Food & Drink
Fall paella: Celebrating the season with a Spanish flourish
Paella is “the ideal one-dish meal, even for entertaining,” said Katie Button in Cúrate (Flatiron Books). Though it’s best cooked outdoors—in a paella pan set on the grill above a charcoal fire— a paella made over a stove can also embody the Spanish belief that cooking should be an activity that people engage in and enjoy together.
I wanted to create a paella that celebrated fall, and came up with the recipe below. It’s a “deeply satisfying” vegetarian main dish, and the only specialty items you need for it are a heavy 16- to 18-inch paella pan (I like the Pata Negras brand) and bomba—Spanish short-grain rice. Roasting the garlic adds meatlike depth to the dish’s flavors, but if you’re rushed, sauté garlic with the onions.
Recipe of the week
1 head garlic
½ oz (½ cup) dried porcini mushrooms
1 scant cup extra virgin olive oil, divided
1 lb mixed mushrooms, cut in 1-inch pieces
4½ tsp kosher salt
8 oz Brussels sprouts, trimmed and halved
1 acorn squash, peeled, cut in large chunks
2 small eggplants, peeled, cut in large chunks
1 small onion, finely chopped
1 cup canned crushed tomatoes
1 cup dry sherry
1 tbsp pimentón
¼ tsp saffron threads
1 bay leaf
1 cup bomba or other short-grain rice
3 sprigs sage
6 sprigs thyme
Preheat oven to 325. Cut top off garlic head, then replace. Wrap head in foil; bake on a rimmed sheet until very tender, about 1 hour. Discard top; squeeze cloves into small bowl. Turn up oven to 350.
Bring porcini and 3 cups water to boil in saucepan. Cover, remove from heat, let stand 30 minutes. Drain through a sieve, pressing mushrooms to extract liquid. Reserve stock; discard porcini.
Straddle paella pan between two burners over high heat. Add 1½ tbsp oil. When oil is very hot, add fresh mushrooms in single layer; cook, turning once or twice, until browned around edges, about 5 minutes. Season with ½ tsp salt; transfer to very large bowl. Repeat with Brussels sprouts, squash, and eggplant, using 1½ tsp oil and ½ tsp salt each time.
Heat remaining oil; add onion. Cook, stirring often, until soft, about 3 minutes. Season with ½ tsp salt; add roasted garlic and tomatoes. Cook, stirring occasionally, until liquid evaporates and tomatoes begin to caramelize, about 10 minutes. Return vegetables to pan; lower heat to medium. Add sherry; cook, stirring, until liquid has almost evaporated. Stir in pimentón, saffron, bay leaf, and mushroom stock. Bring to simmer; taste for salt. Stir in rice, making sure grains are evenly distributed. Scatter sage and thyme on top.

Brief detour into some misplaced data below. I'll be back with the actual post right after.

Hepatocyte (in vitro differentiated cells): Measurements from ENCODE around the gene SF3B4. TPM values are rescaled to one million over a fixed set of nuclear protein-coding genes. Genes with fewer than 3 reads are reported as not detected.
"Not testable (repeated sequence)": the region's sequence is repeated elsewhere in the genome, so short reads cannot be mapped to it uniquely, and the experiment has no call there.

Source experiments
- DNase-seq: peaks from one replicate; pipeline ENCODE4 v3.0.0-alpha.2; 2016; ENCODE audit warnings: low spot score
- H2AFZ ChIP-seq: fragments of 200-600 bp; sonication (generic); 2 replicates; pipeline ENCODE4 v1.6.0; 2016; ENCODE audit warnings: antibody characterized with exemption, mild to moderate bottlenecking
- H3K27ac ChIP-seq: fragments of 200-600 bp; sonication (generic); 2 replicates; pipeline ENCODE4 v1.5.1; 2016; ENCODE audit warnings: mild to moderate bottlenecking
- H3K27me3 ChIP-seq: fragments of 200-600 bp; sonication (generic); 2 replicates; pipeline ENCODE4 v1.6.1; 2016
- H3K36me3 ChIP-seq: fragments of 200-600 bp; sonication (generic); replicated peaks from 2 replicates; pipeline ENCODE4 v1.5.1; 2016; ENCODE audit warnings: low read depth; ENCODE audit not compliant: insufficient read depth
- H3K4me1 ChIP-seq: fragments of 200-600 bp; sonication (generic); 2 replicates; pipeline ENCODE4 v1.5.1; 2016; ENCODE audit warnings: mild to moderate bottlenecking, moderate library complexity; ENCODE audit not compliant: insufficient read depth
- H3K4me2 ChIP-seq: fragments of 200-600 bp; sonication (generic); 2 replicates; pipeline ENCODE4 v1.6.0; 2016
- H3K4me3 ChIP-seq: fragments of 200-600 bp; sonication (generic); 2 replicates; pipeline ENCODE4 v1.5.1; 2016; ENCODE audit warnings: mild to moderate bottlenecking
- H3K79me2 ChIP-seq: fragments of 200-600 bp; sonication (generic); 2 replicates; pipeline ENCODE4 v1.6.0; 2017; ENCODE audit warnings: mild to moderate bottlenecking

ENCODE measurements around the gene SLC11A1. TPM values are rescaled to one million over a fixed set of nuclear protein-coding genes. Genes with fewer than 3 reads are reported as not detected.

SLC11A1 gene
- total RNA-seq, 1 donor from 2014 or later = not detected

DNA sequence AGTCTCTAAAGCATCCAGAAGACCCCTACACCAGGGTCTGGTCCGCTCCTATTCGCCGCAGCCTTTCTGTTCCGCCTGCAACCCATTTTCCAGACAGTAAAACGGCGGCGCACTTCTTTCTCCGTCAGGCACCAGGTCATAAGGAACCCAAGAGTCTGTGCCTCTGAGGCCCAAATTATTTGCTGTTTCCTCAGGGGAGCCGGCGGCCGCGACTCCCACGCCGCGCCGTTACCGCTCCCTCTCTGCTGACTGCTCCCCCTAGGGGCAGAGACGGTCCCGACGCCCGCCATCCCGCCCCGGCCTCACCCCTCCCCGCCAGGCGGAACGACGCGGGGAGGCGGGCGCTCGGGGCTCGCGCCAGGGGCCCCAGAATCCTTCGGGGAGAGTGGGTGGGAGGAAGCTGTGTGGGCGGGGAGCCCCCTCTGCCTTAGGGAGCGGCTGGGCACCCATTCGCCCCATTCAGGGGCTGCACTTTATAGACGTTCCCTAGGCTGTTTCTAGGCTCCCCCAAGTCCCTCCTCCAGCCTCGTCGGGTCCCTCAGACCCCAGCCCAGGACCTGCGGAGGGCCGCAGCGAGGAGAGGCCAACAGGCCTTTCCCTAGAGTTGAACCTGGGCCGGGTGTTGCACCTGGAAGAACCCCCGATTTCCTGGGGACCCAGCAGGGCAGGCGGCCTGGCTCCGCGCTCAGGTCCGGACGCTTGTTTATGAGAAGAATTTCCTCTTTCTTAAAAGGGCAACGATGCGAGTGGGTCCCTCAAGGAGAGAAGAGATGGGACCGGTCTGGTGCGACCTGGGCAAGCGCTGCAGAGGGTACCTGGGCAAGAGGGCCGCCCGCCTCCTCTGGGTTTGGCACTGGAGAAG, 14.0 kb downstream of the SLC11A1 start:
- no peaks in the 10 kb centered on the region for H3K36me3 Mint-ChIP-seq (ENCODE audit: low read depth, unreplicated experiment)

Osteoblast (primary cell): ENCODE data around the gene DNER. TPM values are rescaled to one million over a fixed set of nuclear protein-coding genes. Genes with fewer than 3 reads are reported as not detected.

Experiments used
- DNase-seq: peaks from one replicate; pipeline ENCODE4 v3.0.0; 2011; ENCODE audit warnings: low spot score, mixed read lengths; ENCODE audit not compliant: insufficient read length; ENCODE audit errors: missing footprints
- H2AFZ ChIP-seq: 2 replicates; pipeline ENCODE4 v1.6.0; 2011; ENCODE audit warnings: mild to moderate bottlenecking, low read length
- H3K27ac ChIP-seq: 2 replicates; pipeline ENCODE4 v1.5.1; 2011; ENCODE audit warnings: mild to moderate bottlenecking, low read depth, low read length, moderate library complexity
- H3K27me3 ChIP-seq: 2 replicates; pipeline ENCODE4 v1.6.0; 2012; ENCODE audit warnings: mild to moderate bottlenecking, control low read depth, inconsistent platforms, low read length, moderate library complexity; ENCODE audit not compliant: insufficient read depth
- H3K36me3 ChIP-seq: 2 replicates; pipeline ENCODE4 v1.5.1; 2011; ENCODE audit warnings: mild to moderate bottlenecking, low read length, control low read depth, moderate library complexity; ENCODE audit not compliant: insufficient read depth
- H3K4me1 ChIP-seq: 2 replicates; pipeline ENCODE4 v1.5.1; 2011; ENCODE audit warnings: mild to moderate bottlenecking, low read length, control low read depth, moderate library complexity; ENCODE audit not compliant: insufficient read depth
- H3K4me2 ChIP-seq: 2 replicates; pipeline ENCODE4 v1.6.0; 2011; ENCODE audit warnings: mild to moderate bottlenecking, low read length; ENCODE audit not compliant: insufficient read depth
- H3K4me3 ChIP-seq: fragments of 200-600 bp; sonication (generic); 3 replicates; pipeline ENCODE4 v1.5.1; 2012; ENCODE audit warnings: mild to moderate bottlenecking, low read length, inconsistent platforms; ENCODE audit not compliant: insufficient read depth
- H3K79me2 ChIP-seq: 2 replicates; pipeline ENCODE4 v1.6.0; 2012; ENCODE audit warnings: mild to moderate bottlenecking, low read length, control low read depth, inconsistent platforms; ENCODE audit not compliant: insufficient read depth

Transfer to oven and bake 10 to 20 minutes. If rice is tender but bottom hasn’t developed crust, return to stovetop over high heat. Cook just until crust forms. Remove from heat, tent with foil, and let stand 10 minutes. Serves 6 to 8.
Beer: Three top Oktoberfests
Those poor Germans, said Spike Carter in Bloomberg.com. Each fall, when their country celebrates Oktoberfest, just six brewing firms make every beer imbibed. Here, by contrast, scores of craft brewers get into the spirit, putting out easydrinking Oktoberfestbiers that abide by custom only when the makers care to.
3 Floyds MunsterFest ($12 for a 22-oz bottle). “Floral, nutty, and toasty,” this Oktoberfestbier, or Märzen, is a “surprisingly delicate” offering from an Indiana brewery known for pushing boundaries.
Firestone Walker Oaktoberfest ($11 for a six-pack). In this “brilliantly executed” Märzen from a California brewery, imported Pilsner and Vienna malts provide “an authentic amber sweetness” to balance out a hoppy bite.
Half Acre Lager Town ($9 for a 22-oz bottle). Malt is big in Munich-style Oktoberfests, and this Chicago lager counters the grain’s sweetness with “a nicely cutting rye spiciness.”
Road trip: Beyond the Buffalo wing in upstate New York
Upstate New York is rarely thought of as being rich in culinary traditions, but “there may not be another region in the country quite like it when it comes to unique local dishes spanning generations,” said Justin Sablich in The New York Times. Consider the Buffalo wing, created in the city of the same name. And though other local delicacies— like spiedies, Cornell chicken, and sponge candy—haven’t spread coast to coast, back home they deservedly inspire a similar cult-like devotion.
Nick Tahou HotsRochester The menu line reads “Garbage Plate,” and it’s “a fitting name.” Decades ago, the founder of this hot dog joint started serving a heaping pile of hash browns, macaroni salad, chili, a second meat, onions, and mustard—and people loved it. You can get a Sloppy Plate or Trash Plate from nearby imitators, but there’s only one place for the original. 320 W. Main St., (585) 436-0184
Brooks House of BBQOneonta Unless you want to wait for summer and the next state fair, Brooks House might be the best place to try Cornell chicken—invented by the same Cornell University professor who invented chicken dogs and chicken nuggets. The key is a thin, spicy barbecue sauce that doesn’t burn instantly on a charcoal fire. 5560 State Highway 7, (607) 432-1782
Sharkey’sBinghamton In a city mad for spiedies, this family-run institution has a claim to being the birthplace of the tasty grilled meat skewers. Served at Sharkey’s since the ’40s, the spiedie takes its name from an Italian word for skewer-cooked meat. Pork or chicken cubes are marinated half to death before being roasted, and are served with a side of bread for do-it-yourself sandwich making. 56 Glenwood Ave., (607) 729-9201